English   español  
Please use this identifier to cite or link to this item: http://hdl.handle.net/10261/161820
Share/Impact:
Statistics
logo share SHARE   Add this article to your Mendeley library MendeleyBASE
Visualizar otros formatos: MARC | Dublin Core | RDF | ORE | MODS | METS | DIDL
Exportar a otros formatos:
Title

A Recombinant Potato virus Y Infectious Clone Tagged with the Rosea1 Visual Marker (PVY-Ros1) Facilitates the Analysis of Viral Infectivity and Allows the Production of Large Amounts of Anthocyanins in Plants

AuthorsCordero, Teresa; MOHAMED, MOHAMED A.; LÓPEZ-MOYA, JUAN-JOSÉ; Daròs Arnau, José Antonio
Keywordspotato virus Y
anthocyanin
silver nanoparticles
aphid vector
molecular pharming
Issue Date6-Apr-2017
CitationFrontiers in Microbiology
Series8: 611
AbstractPotato virus Y (PVY) is a major threat to the cultivation of potato and other solanaceous plants. By inserting a cDNA coding for the Antirrhinum majus Rosea1 transcription factor into a PVY infectious clone, we created a biotechnological tool (PVY-Ros1) that allows infection by this relevant plant virus to be tracked by the naked eye with no need for complex instrumentation. Rosea1 is an MYB-type transcription factor whose expression activates the biosynthesis of anthocyanin pigments in a dose-specific and cell-autonomous manner. Our experiments showed that the mechanical inoculation of solanaceous plants with PVY-Ros1 induced the formation of red infection foci in inoculated tissue and solid dark red pigmentation in systemically infected tissue, which allows disease progression to be easily monitored. By using silver nanoparticles, a nanomaterial with exciting antimicrobial properties, we proved the benefits of PVYRos1 to analyze novel antiviral treatments in plants. PVY-Ros1 was also helpful for visually monitoring the virus transmission process by an aphid vector. Most importantly, the anthocyanin analysis of infected tobacco tissues demonstrated that PVY-Ros1 is an excellent biotechnological tool for molecular farming because it induces the accumulation of larger amounts of anthocyanins, antioxidant compounds of nutritional, pharmaceutical and industrial interest, than those that naturally accumulate in some fruits and vegetables well known for their high anthocyanin content. Hence these results support the notion that the virus-mediated expression of regulatory factors and enzymes in plants facilitates easy quick plant metabolism engineering.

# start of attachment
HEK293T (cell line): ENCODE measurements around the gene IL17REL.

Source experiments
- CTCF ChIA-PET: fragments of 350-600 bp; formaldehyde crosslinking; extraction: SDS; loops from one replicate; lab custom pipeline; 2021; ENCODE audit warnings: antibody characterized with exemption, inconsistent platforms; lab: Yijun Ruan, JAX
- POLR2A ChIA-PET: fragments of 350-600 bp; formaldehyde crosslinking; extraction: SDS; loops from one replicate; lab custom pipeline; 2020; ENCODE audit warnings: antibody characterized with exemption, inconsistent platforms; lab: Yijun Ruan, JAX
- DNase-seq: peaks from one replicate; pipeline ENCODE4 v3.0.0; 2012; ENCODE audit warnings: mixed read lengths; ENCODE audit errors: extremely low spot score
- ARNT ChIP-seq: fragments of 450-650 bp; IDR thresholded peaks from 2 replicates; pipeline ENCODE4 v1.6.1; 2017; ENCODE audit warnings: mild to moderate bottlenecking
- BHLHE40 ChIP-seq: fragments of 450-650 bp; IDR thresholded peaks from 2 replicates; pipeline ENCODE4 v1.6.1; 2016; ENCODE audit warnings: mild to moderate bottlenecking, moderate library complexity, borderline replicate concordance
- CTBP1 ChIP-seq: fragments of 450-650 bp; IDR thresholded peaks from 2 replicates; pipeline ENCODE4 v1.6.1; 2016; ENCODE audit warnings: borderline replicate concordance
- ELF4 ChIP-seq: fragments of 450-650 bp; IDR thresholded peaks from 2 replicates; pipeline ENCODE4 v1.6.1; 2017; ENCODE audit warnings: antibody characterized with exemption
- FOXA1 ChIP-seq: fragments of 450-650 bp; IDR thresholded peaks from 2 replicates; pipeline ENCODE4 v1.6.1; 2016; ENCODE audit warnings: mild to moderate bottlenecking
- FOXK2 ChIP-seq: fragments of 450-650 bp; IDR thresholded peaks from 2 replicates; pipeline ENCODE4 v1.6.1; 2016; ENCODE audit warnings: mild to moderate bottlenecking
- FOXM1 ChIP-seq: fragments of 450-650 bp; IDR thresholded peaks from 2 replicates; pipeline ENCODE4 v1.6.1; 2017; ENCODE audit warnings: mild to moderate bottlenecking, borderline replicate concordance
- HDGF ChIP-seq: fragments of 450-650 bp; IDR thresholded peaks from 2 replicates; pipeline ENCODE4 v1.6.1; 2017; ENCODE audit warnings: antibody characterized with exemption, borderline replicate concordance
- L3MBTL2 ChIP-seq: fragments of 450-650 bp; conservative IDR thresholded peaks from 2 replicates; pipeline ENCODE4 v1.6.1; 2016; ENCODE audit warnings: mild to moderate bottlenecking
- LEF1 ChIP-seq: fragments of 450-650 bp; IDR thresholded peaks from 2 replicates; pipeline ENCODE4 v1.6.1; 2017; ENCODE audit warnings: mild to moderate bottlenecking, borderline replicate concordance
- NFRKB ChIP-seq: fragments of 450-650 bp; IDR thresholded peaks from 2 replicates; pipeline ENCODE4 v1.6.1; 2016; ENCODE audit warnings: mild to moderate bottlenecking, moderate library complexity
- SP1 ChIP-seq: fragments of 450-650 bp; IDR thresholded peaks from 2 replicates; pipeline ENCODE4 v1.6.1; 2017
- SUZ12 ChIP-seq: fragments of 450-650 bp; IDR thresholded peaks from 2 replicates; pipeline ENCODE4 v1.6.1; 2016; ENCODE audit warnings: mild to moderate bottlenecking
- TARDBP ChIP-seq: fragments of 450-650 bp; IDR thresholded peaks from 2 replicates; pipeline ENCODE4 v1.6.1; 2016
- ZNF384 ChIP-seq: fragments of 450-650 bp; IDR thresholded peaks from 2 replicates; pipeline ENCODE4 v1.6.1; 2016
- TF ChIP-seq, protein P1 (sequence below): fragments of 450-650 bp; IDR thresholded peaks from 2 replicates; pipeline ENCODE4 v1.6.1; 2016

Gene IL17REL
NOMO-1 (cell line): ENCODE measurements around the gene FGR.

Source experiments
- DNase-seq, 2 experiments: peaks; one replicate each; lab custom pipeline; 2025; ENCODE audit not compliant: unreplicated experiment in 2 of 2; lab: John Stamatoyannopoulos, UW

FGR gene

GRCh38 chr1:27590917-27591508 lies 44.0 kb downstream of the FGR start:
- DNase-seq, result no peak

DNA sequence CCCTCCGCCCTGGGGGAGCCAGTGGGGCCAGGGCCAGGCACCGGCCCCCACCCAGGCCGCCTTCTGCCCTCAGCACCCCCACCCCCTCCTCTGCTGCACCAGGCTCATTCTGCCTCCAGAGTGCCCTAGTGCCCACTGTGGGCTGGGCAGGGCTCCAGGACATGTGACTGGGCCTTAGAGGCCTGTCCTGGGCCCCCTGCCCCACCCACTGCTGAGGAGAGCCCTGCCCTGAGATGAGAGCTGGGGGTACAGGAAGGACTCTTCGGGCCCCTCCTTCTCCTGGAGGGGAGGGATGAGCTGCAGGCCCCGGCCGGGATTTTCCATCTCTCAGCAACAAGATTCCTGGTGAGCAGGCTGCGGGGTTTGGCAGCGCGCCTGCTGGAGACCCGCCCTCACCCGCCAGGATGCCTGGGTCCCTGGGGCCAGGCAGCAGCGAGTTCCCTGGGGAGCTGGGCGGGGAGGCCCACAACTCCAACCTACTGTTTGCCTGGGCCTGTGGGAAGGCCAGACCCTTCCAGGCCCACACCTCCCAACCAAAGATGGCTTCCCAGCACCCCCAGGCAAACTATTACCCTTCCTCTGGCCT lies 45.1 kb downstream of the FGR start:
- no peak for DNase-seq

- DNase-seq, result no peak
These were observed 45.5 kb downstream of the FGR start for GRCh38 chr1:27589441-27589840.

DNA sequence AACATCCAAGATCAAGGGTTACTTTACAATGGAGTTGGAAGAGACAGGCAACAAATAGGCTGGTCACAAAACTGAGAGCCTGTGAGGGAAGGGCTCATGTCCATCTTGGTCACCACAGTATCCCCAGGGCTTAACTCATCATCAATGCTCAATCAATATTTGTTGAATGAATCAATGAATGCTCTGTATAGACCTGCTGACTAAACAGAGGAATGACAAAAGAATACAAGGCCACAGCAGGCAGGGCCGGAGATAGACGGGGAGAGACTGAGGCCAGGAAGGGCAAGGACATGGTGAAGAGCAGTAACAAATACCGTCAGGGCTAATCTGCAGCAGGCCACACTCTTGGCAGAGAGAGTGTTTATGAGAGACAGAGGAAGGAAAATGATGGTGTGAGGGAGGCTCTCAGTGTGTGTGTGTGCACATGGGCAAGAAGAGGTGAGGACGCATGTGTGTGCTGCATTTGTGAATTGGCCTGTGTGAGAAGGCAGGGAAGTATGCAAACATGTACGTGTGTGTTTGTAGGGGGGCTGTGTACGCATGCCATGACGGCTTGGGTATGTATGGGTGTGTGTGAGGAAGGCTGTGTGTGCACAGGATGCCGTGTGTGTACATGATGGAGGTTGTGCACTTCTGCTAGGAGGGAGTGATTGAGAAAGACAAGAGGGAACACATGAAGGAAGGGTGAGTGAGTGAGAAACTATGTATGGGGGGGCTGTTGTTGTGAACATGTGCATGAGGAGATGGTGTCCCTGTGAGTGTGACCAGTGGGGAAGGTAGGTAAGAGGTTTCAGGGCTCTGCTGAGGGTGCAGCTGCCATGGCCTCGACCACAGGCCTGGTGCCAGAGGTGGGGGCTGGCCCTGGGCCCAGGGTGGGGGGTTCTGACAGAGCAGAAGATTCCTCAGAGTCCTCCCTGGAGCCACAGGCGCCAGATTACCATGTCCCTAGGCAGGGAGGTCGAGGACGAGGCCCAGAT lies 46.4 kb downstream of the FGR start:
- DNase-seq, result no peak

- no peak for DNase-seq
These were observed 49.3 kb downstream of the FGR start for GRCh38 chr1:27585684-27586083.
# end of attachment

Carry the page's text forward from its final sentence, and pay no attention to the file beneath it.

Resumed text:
URIhttp://hdl.handle.net/10261/161820
Appears in Collections:(IBMCP) Artículos
Files in This Item:
File Description SizeFormat 
2017-04-06 Front. Microbiol. PVY-Ros1.pdfArtículo principal738,12 kBAdobe PDFThumbnail
View/Open
Show full item record
Review this work
 


WARNING: Items in Digital.CSIC are protected by copyright, with all rights reserved, unless otherwise indicated.